Why is your computer so slow - still? Why does your database crawl and grind? Why does that spinning wheel (or ring) still spin? Read further to learn the truth about where speed really comes from.
Moore’s Law was made for engineers - and publicists.
Coined by Gordon Moore, one of the co-founders of Intel, he predicted in 1965 that chip makers would double the amount of transistors into the same area of silicon every year. According to The Wall Street Journal, Intel now says it is closer to every 2.5 years.1 This increase has allowed our computers to become more powerful - and less expensive, all at the same time.
So why is your computer so slow - still? Why does your database crawl and grind? Why does that spinning wheel (or ring) still spin? After all, you’ve got a bunch of memory and the latest (or close-to-latest) hardware. The answer, according to a provocative article by IBM’s Sam Lightstone, is that disks are 150 times slower than they were in 1985. Remember the 80’s? Big hair, shoulder pads, and faster disks - 150 times faster actually.
It sounds ludicrous, but here’s what Lightstone observes:
- We’re swimming in a sea of cheap plentiful random access storage - whether it is HDDs, SSDs, RAM or the emerging Storage Class Memory technologies.
- Immense capital expenditures are needed for the associated RAM and CPUs to examine this data and derive useful information.
- Over the past 30 years disk drives have very impressively increased their capacity by 10,000 times, but I/O transfer rates by only 65 times.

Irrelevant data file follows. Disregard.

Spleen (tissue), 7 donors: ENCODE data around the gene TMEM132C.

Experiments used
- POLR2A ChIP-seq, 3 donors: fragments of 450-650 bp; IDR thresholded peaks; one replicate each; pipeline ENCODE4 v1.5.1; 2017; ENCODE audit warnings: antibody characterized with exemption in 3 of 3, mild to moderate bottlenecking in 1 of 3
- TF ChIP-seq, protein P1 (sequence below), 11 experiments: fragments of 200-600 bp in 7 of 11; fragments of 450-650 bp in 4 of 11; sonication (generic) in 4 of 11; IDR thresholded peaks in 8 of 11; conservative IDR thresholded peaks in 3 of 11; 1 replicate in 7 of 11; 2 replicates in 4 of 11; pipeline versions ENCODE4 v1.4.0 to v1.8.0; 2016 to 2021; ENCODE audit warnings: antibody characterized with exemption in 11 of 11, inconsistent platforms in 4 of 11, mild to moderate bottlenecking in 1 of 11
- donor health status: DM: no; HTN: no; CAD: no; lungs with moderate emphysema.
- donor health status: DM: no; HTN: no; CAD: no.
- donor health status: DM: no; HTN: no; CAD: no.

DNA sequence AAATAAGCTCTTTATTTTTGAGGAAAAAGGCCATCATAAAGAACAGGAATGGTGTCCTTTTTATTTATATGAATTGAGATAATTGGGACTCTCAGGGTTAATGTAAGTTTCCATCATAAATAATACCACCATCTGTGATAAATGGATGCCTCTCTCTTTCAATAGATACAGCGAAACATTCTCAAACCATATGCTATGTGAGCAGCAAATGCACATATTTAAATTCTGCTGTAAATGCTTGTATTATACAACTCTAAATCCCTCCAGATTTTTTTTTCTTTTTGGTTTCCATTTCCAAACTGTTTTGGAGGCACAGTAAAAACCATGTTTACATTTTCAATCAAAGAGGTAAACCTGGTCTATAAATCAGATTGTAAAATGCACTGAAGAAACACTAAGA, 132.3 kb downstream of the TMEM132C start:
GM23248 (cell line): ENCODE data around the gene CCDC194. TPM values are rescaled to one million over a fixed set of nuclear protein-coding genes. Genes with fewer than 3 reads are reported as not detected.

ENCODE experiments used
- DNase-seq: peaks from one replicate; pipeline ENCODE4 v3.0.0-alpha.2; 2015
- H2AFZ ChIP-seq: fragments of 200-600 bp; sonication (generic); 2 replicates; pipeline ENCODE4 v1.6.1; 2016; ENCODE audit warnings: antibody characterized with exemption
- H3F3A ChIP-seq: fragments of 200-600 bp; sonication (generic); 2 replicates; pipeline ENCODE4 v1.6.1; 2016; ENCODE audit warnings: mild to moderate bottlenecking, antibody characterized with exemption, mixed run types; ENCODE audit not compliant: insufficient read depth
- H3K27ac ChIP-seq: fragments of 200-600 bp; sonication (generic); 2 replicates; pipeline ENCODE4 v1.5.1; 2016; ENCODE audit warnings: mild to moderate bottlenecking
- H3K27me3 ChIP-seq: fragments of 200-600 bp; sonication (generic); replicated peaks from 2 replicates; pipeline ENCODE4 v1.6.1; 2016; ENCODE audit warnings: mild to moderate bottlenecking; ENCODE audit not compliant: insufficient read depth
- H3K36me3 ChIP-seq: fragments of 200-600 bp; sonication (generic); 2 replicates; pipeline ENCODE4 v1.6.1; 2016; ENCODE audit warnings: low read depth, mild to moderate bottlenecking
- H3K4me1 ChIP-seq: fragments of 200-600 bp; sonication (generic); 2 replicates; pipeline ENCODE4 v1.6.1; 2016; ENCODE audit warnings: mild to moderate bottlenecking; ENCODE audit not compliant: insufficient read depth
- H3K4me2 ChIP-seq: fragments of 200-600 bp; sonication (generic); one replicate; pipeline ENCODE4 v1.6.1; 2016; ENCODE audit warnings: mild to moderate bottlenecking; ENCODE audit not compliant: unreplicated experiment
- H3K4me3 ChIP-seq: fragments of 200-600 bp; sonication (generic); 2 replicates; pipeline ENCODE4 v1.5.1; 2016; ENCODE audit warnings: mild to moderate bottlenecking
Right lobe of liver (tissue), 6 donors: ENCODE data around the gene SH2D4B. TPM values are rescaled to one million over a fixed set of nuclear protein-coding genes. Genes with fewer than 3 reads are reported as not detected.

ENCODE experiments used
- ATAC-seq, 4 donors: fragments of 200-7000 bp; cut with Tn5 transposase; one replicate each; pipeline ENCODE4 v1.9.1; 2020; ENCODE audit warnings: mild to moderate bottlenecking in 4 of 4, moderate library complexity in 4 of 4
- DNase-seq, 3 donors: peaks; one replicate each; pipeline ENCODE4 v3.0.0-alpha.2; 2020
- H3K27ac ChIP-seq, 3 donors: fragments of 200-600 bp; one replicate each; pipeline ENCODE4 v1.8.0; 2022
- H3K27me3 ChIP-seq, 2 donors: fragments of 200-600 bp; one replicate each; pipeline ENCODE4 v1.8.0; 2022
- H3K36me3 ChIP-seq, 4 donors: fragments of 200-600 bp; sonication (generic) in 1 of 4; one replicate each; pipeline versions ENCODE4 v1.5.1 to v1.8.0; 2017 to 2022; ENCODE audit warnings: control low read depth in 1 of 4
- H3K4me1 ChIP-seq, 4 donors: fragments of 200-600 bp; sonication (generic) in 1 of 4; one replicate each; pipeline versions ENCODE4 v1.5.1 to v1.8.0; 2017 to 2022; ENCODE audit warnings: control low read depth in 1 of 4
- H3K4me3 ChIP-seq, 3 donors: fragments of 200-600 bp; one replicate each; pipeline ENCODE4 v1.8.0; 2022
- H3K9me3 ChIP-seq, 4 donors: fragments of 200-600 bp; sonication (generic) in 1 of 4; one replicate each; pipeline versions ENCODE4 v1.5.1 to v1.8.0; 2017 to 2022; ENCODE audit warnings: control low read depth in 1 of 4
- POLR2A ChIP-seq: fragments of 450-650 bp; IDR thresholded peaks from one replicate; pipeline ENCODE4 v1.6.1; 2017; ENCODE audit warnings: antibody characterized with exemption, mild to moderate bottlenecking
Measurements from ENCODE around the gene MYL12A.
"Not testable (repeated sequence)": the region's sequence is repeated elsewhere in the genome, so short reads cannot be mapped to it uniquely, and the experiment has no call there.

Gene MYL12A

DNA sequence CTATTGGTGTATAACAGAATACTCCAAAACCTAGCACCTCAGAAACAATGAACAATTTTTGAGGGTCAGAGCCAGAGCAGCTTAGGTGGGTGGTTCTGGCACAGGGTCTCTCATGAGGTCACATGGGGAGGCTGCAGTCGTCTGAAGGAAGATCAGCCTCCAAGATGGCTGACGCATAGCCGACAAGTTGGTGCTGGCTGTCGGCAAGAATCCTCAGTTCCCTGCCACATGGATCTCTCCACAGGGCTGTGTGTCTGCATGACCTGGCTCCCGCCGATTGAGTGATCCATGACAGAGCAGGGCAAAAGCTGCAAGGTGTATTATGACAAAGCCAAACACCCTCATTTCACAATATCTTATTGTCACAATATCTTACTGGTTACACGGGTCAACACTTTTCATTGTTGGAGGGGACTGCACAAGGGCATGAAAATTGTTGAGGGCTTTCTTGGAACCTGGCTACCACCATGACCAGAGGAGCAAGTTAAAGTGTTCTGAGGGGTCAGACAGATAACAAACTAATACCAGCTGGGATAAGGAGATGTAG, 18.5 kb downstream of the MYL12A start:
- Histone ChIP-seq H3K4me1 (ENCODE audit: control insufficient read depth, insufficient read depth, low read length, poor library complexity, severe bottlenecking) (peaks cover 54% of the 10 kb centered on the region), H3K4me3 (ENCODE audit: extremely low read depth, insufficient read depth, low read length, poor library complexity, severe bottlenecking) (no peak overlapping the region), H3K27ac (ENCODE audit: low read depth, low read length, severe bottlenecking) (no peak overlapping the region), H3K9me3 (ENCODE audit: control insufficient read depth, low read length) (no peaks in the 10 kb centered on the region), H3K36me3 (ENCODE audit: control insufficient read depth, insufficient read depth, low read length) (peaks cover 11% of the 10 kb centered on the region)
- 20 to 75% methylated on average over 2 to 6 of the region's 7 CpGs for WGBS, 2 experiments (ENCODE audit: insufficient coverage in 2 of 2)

- Although disk speed is now 65 times faster, they individually hold 10,000 times more data, so the time required to access the content of the disk is actually 150 times slower than it was 30 years ago.2
DBI Software is in the database business - making IBM DB2 LUW databases blaze for a who’s who of industry leaders in business, accounting, hospitality, insurance, entertainment, retail, and securities. When a database slows, the first (and second, and third) instinct of a company is to throw more memory and CPUs at the problem. But, as Lightstone notes, this brute force strategy just can’t close the gap. And, it’s crazy expensive.
|So what can close the gap? A smart indexing strategy that allows your database to find the right information fast without having to rifle through scads of non-relevant information.|
In today’s world where CPUs are choking on vast quantities of data, speed doesn’t come from more memory or CPUs, it comes from the smart use of indices.
What You Must Know
You need smarter indices - not faster CPUs - or your database to give you the winning edge.
If your IBM DB2 LUW database isn’t keeping up with performance demands, or if you’ve just been handed an emergency purchase request for CPUs and memory - or you want to prevent this from happening in the first place - contact us. We’ll diagnose any database problems for free in about 15 seconds, solve a real root-cause problem in two hours or less, and save you hundreds of thousands of dollars in CPU’s, memory, licenses, consulting fees, and wasted time. Frankly, we’re not very popular with hardware and database license vendors, but your CFO, shareholders, and customers will love us.
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